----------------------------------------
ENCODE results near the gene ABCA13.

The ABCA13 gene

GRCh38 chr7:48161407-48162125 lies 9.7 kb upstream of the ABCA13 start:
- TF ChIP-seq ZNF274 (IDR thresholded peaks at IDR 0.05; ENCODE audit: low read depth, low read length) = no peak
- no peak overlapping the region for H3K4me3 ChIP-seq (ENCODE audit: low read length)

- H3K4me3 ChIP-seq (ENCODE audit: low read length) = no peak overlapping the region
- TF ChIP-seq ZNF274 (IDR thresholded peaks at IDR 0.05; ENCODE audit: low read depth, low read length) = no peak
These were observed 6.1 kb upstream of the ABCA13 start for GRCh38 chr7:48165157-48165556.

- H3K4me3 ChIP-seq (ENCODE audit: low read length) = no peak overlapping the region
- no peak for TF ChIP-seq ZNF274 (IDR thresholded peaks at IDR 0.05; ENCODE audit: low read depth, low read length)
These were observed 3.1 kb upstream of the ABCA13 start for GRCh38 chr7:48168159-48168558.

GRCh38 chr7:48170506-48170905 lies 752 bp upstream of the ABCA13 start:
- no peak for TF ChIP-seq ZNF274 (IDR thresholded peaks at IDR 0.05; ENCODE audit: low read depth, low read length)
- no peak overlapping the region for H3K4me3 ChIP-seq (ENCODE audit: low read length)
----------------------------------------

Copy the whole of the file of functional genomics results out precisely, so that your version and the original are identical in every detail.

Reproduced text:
ENCODE results near the gene ABCA13.

The ABCA13 gene

GRCh38 chr7:48161407-48162125 lies 9.7 kb upstream of the ABCA13 start:
- TF ChIP-seq ZNF274 (IDR thresholded peaks at IDR 0.05; ENCODE audit: low read depth, low read length) = no peak
- no peak overlapping the region for H3K4me3 ChIP-seq (ENCODE audit: low read length)

- H3K4me3 ChIP-seq (ENCODE audit: low read length) = no peak overlapping the region
- TF ChIP-seq ZNF274 (IDR thresholded peaks at IDR 0.05; ENCODE audit: low read depth, low read length) = no peak
These were observed 6.1 kb upstream of the ABCA13 start for GRCh38 chr7:48165157-48165556.

- H3K4me3 ChIP-seq (ENCODE audit: low read length) = no peak overlapping the region
- no peak for TF ChIP-seq ZNF274 (IDR thresholded peaks at IDR 0.05; ENCODE audit: low read depth, low read length)
These were observed 3.1 kb upstream of the ABCA13 start for GRCh38 chr7:48168159-48168558.

GRCh38 chr7:48170506-48170905 lies 752 bp upstream of the ABCA13 start:
- no peak for TF ChIP-seq ZNF274 (IDR thresholded peaks at IDR 0.05; ENCODE audit: low read depth, low read length)
- no peak overlapping the region for H3K4me3 ChIP-seq (ENCODE audit: low read length)